Peninsula: It’s August, and height of fire season

Paul Hampton of Forks is back from the fire lines in Eastern Washington, as are most of the other firefighters who were sent to battle several blazes last month.

But Hampton has a daily reminder of the fire threat as he reviews weather forecasts as prevention forester for the Washington State Department of Natural Resources.

“We do a weather briefing every morning with people from all over the state,” Hampton said.

The “rainbow” fire threat indicators — those pie-chart signs along roadsides seen throughout the Olympic Peninsula — are set according to what Hampton learns through the briefings.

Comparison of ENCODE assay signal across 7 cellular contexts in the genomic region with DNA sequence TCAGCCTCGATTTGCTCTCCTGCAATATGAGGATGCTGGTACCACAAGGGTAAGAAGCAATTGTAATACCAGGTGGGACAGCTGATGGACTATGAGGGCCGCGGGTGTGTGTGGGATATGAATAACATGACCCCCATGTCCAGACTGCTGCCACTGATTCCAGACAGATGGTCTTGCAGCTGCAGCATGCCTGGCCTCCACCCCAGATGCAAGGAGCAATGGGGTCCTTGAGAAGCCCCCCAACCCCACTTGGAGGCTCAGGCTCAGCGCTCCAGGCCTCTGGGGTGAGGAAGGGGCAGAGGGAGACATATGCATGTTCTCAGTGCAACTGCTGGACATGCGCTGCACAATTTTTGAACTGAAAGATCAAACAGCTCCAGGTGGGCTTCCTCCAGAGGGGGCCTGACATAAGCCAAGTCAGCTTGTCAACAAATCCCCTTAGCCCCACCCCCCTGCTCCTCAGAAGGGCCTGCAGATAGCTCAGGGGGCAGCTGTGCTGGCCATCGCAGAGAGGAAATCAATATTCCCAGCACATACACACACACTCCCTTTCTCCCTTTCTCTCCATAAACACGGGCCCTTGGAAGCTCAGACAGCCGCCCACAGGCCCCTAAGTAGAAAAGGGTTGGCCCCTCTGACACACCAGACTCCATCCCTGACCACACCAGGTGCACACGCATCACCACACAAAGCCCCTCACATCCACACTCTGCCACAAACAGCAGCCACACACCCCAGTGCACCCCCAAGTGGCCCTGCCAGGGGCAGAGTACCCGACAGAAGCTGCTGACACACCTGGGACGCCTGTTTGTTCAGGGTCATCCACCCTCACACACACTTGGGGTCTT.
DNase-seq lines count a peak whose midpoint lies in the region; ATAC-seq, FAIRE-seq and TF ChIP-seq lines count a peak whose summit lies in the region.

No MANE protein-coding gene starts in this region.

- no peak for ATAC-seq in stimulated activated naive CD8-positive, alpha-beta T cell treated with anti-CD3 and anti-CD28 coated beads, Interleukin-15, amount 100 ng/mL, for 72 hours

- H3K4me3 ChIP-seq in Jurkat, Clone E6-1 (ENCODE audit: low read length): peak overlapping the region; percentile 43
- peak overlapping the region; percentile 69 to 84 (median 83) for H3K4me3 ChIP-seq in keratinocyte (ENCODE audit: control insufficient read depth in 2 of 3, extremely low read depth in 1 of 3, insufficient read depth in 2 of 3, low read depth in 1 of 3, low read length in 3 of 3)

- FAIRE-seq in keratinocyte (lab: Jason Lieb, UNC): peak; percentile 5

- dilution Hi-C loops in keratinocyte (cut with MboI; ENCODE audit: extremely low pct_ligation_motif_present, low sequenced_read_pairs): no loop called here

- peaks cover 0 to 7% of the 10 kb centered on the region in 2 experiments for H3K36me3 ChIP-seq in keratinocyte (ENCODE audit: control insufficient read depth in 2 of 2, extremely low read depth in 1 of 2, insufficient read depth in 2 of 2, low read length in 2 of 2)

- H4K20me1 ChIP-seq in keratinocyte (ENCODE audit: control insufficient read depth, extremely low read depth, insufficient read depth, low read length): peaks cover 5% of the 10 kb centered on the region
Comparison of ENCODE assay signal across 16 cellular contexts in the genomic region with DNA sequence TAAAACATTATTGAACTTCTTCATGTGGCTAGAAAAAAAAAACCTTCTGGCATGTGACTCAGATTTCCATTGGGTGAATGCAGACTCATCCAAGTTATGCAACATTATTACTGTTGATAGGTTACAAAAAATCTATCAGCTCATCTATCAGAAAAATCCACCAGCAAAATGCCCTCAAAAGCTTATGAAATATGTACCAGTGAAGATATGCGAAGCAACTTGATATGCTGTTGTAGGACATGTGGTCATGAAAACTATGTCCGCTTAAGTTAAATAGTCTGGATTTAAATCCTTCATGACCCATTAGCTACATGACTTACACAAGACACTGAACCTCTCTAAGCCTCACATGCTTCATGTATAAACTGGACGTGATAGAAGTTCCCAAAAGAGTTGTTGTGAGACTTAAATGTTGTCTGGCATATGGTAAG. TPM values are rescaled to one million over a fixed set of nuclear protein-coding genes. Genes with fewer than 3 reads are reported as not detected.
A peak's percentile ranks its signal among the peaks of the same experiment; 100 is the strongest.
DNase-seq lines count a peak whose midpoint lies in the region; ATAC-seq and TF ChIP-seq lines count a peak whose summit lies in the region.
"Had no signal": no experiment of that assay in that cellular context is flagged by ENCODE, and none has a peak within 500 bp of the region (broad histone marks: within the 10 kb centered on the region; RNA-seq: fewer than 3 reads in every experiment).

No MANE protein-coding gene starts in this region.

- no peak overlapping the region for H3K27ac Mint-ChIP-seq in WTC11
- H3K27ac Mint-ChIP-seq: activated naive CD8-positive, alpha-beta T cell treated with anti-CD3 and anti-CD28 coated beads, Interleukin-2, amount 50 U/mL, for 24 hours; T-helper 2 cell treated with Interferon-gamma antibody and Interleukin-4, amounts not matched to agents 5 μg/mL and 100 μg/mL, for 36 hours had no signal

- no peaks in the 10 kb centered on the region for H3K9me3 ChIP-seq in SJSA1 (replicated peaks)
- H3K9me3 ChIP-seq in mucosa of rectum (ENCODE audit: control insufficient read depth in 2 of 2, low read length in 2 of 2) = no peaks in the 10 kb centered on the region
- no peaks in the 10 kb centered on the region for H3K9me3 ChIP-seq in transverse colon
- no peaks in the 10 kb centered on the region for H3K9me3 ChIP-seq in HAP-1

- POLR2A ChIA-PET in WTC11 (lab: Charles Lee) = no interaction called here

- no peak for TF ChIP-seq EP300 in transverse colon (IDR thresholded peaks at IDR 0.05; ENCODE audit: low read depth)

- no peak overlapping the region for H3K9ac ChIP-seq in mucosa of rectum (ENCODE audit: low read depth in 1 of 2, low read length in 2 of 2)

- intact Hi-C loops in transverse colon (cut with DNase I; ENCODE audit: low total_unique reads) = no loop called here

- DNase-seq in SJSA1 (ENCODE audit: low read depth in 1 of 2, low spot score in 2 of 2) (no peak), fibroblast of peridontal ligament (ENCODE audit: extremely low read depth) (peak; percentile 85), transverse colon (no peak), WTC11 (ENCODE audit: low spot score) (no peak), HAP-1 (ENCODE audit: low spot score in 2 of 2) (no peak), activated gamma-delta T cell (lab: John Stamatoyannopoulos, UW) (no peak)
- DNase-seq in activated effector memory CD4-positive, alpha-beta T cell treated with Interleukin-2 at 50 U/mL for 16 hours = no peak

“Fire departments have access to our weather information and to find out what the fire danger levels are,” he said. “We’re the ones who determine what goes on the rainbow signs. The fire departments set theirs based on ours.”

From Aberdeen to Brinnon, the Peninsula’s forests are as dry as they’ve been in five years. Hampton said the woods on the eastern Peninsula tend to be much drier than on the West End.

This full report appears in today’s edition. Click onto “Subscribe” to have the PDN delivered to your home or office.

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